States across the country are seeking ways to create high-paying technology jobs within their borders. Increasingly, they're focused on doing that by permitting testing of self-driving cars on their roads. But those enthusiastic efforts can often bring unexpected complications.

Case in point: Rhode Island is the latest state to examine legislation in its state senate that would seemingly encourage autonomous testing and driving on its roads. Currently, only four states have passed legislation that expressly authorizes testing – California, Nevada, Florida, and Michigan – and the Rhode Island bill's sponsor tells the Providence Journal he hopes being the first Northeast state to adopt a pro-autonomous measure would make it a "job creator."

In doing so, Rhode Island appears to be making the same mistakes that are jeopardizing autonomous testing in California right now.

"If this approach was around during the time of the Wright Brothers, we'd never have gotten off the ground." – Cory Booker


The proposed Rhode Island legislation would mandate that a person would need to possess a valid driver's license to operate a vehicle in autonomous mode. That's a huge sticking point in California right now. The California Department of Motor Vehicles has issued a preliminary ruling that would require the same. Manufacturers like Google have protested, because requiring a licensed human driver would prohibit the very people self-driving cars can help most – namely the elderly, blind, and disabled – from benefiting from the technology.

Further, the Rhode Island bill stipulates that the person "who causes the vehicle to engage, regardless of whether the person is physically present in the vehicle while the vehicle is operating" would be considered the driver. This directly contradicts recent federal guidance, in which officials told autonomous-car companies that their self-driving systems could be considered the drivers of the car.

Federal officials in the Department of Transportation are rushing to overhaul standards and offer guidance on self-driving technology. In January, Secretary Anthony Foxx said that revamping would be complete within six months, a breakneck pace for anyone who knows how quickly the government usually moves.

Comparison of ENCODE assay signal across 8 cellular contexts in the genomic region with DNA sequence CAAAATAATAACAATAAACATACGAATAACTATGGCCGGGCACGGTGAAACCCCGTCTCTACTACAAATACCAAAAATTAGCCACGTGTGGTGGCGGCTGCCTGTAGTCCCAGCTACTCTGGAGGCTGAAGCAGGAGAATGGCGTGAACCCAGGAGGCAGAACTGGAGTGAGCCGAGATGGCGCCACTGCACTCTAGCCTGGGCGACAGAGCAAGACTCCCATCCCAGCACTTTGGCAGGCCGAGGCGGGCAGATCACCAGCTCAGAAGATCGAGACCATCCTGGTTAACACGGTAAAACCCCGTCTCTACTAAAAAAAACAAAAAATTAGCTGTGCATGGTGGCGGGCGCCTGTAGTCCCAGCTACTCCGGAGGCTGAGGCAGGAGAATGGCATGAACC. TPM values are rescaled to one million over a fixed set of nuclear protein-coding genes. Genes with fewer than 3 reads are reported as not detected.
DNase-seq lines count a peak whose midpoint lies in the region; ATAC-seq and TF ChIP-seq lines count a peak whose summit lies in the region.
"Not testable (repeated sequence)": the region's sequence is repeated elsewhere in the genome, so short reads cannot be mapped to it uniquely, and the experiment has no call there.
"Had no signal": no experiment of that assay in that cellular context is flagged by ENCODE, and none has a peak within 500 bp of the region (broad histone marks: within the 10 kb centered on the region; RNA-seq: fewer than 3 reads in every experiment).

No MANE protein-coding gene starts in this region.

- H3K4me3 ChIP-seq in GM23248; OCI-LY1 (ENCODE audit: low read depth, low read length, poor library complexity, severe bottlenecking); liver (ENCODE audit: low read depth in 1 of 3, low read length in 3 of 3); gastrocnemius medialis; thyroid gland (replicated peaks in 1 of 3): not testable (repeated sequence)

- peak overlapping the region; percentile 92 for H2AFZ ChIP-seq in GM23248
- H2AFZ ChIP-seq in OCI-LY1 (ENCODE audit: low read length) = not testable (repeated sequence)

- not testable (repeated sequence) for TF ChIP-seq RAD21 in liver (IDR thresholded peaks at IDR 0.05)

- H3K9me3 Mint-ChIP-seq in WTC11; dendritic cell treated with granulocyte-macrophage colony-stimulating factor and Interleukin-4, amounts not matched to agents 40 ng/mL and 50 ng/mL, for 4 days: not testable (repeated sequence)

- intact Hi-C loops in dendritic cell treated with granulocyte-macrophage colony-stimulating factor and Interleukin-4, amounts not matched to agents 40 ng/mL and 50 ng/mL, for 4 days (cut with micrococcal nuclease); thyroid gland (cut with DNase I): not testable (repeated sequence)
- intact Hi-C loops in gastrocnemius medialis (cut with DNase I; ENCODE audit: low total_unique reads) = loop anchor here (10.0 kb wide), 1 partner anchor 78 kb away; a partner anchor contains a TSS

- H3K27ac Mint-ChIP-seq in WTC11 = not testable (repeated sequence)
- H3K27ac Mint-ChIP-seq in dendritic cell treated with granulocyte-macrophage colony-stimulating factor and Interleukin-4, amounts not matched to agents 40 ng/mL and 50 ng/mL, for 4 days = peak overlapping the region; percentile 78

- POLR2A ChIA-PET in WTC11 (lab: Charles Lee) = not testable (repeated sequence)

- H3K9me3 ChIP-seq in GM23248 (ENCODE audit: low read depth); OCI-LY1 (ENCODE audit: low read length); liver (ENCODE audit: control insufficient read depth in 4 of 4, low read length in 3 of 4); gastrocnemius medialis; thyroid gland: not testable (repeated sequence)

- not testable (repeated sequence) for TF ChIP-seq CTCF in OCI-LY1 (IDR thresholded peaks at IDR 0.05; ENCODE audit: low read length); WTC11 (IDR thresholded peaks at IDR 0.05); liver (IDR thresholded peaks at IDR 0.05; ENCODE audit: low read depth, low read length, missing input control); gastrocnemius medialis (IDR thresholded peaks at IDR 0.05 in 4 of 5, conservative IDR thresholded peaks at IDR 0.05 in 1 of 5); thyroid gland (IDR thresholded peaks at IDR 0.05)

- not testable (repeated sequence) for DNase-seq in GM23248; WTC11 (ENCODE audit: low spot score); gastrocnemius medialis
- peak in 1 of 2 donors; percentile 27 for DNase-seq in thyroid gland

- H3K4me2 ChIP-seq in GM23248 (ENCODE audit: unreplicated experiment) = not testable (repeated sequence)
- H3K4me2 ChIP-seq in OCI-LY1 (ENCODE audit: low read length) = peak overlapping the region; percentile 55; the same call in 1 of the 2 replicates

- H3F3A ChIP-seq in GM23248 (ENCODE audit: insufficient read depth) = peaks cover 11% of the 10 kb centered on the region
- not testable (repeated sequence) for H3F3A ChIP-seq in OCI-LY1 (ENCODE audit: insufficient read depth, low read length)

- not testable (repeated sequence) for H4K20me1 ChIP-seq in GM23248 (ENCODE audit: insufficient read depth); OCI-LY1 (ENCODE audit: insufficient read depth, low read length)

California's current struggles should serve as a warning sign ... that the best of intentions can lead to unintentional detours.


They're doing that to avoid the creation of a patchwork of state-by-state laws that would force self-driving car manufacturers to comply with 50 different sets of rules and regulations that could, collectively, make it difficult or impossible for autonomobiles to deploy.

At a Congressional hearing earlier this month on hindrances to self-driving cars, Sen. Cory Booker (D-New Jersey) directly addressed the mess such an approach could produce. "If this approach was around during the time of the Wright Brothers, we'd never have gotten off the ground," he said.

Rhode Island's legislation is closely modeled on similar proposed legislation in New York. Massachusetts, Tennessee, and Minnesota have also recently introduced bills that address autonomous operations. Sixteen states introduced legislation related to autonomous vehicles in 2015, according to the National Conference of State Legislatures.

Google was an early proponent of a law that mandated California adopt standards for self-driving car operations. The company quickly learned that was a mistake, not only because the DMV has written preliminary rules that would prevent removal of steering wheels and other human controls engineers want to jettison from cars, but because laws that vary from state to state create a monstrous headache.

California's current struggles should serve as a warning sign to Rhode Island and other states considering autonomous legislation that the best of intentions can lead to unintentional detours.

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